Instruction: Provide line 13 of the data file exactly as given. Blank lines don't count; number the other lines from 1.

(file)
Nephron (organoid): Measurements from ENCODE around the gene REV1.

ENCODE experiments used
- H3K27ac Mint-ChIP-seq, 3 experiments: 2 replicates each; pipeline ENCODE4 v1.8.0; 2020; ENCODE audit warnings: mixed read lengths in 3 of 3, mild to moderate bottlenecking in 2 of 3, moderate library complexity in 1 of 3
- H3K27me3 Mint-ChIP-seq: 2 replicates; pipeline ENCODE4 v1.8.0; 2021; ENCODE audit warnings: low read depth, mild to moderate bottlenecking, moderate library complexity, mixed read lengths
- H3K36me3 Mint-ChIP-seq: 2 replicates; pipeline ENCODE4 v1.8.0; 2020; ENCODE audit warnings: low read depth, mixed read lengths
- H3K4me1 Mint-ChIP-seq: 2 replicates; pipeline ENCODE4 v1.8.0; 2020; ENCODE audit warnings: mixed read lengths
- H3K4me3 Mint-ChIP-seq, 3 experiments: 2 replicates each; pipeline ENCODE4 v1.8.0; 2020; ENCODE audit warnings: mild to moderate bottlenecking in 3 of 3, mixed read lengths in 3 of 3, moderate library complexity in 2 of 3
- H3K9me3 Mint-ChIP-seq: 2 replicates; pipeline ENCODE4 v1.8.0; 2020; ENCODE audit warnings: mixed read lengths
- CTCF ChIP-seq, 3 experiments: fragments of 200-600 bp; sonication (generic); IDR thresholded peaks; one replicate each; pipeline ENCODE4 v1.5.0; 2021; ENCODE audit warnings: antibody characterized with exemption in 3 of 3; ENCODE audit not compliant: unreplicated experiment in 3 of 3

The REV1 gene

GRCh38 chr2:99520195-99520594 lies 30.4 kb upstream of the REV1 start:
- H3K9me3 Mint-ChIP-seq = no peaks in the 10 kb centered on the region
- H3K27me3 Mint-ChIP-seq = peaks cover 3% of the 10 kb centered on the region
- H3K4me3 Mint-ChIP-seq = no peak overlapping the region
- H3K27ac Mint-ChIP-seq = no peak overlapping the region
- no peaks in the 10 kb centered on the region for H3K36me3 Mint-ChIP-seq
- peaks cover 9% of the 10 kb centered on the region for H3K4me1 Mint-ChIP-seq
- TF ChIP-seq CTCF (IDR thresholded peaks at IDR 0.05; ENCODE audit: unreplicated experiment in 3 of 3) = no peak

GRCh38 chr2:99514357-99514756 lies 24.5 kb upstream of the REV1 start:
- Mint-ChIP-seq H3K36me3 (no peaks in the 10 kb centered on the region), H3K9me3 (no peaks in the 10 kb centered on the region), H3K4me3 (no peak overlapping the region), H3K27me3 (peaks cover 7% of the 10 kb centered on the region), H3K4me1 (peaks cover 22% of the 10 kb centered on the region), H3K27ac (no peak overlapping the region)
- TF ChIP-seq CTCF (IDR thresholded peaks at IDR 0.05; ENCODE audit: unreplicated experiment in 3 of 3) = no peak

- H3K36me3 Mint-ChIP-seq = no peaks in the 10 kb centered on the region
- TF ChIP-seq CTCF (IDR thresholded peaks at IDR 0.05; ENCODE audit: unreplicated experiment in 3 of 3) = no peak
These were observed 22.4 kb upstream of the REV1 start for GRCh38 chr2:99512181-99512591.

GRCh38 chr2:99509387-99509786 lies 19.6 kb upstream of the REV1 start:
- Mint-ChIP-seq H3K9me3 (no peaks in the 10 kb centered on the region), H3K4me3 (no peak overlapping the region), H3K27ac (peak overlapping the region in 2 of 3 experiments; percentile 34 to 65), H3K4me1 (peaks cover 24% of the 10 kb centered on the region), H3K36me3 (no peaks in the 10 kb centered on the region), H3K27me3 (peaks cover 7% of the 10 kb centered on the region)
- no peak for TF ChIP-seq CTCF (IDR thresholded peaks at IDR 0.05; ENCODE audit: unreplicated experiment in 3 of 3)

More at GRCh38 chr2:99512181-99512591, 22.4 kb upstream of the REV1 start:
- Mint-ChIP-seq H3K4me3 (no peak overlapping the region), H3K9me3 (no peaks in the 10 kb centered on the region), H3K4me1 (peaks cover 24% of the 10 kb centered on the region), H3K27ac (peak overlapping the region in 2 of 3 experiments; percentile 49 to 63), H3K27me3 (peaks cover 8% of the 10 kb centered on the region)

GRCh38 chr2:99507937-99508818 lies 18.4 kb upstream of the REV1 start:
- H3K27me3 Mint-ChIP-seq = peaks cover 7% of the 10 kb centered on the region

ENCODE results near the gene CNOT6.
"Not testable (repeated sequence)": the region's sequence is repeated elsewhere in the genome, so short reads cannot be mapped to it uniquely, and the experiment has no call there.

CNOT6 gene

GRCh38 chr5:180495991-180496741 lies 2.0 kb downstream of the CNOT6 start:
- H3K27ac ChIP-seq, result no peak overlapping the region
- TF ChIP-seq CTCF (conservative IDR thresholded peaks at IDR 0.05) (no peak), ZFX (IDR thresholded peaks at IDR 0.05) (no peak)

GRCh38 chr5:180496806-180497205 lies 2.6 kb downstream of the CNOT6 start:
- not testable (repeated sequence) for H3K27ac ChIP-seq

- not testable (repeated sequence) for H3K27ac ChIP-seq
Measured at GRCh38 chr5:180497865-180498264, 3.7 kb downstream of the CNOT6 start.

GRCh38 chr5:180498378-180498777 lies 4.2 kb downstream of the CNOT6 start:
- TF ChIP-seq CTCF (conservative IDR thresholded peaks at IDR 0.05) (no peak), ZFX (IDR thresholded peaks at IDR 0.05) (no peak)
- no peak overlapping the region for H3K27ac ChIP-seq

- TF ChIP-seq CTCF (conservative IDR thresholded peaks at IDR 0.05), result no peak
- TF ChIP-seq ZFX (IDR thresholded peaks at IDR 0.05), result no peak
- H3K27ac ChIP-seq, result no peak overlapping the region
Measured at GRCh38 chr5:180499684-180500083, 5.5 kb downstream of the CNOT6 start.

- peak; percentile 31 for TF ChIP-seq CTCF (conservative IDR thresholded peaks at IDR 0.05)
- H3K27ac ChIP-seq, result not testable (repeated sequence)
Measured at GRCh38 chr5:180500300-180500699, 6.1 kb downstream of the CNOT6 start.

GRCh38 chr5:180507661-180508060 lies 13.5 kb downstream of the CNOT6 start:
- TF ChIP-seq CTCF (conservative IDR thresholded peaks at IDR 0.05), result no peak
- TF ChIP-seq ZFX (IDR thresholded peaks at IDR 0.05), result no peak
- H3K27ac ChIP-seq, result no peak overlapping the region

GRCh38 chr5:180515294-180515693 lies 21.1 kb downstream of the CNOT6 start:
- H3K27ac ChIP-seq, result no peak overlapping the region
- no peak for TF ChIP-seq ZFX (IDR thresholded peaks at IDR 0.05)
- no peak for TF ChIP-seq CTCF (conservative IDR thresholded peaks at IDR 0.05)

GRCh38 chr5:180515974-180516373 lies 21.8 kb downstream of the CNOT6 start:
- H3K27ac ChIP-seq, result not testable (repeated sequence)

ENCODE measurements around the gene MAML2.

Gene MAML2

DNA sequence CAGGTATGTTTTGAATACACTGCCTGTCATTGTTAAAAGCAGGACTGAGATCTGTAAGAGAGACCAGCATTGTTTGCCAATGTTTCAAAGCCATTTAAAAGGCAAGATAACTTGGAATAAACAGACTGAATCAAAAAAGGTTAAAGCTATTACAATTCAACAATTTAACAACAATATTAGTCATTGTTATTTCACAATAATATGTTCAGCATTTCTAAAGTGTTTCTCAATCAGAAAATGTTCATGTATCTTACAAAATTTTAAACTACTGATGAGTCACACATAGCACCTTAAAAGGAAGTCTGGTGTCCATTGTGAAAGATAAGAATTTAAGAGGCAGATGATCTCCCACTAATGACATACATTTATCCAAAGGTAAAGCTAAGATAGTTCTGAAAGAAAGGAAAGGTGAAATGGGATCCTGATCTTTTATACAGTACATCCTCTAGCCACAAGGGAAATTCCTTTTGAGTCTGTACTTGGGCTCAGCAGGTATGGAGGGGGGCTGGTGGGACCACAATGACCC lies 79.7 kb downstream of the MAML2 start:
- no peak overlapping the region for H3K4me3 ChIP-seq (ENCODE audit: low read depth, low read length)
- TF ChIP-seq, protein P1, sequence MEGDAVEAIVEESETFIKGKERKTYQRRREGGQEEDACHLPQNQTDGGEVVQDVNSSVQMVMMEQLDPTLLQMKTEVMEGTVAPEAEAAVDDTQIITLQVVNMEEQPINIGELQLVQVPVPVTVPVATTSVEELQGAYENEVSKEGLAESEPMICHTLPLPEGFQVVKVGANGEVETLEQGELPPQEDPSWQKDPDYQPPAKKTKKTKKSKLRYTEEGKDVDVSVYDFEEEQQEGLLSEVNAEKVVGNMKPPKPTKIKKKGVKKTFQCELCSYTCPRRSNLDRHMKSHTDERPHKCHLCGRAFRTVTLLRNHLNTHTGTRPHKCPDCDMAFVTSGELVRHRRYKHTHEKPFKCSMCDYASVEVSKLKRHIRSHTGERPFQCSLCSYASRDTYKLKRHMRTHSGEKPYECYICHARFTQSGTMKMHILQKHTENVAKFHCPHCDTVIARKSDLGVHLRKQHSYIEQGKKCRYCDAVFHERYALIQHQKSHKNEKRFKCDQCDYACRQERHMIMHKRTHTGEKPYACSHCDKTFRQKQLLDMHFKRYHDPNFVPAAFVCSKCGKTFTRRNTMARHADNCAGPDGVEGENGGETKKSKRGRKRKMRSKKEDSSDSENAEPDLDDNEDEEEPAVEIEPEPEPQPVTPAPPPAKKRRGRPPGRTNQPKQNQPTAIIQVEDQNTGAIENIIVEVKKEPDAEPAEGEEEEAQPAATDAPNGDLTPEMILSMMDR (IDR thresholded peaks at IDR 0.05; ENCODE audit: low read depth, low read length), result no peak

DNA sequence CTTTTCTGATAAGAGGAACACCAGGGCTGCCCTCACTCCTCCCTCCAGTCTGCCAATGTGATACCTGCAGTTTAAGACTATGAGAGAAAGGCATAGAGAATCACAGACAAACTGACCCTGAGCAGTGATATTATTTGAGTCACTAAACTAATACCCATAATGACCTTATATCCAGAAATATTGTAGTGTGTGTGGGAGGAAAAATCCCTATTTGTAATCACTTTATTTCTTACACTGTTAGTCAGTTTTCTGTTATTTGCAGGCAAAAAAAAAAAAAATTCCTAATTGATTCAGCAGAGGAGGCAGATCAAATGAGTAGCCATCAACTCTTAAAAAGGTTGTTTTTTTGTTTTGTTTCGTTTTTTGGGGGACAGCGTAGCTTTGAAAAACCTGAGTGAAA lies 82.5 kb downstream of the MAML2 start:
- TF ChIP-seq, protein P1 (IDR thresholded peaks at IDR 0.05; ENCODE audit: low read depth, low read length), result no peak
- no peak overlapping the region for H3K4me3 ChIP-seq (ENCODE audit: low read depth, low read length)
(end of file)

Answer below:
- H3K27me3 Mint-ChIP-seq = peaks cover 3% of the 10 kb centered on the region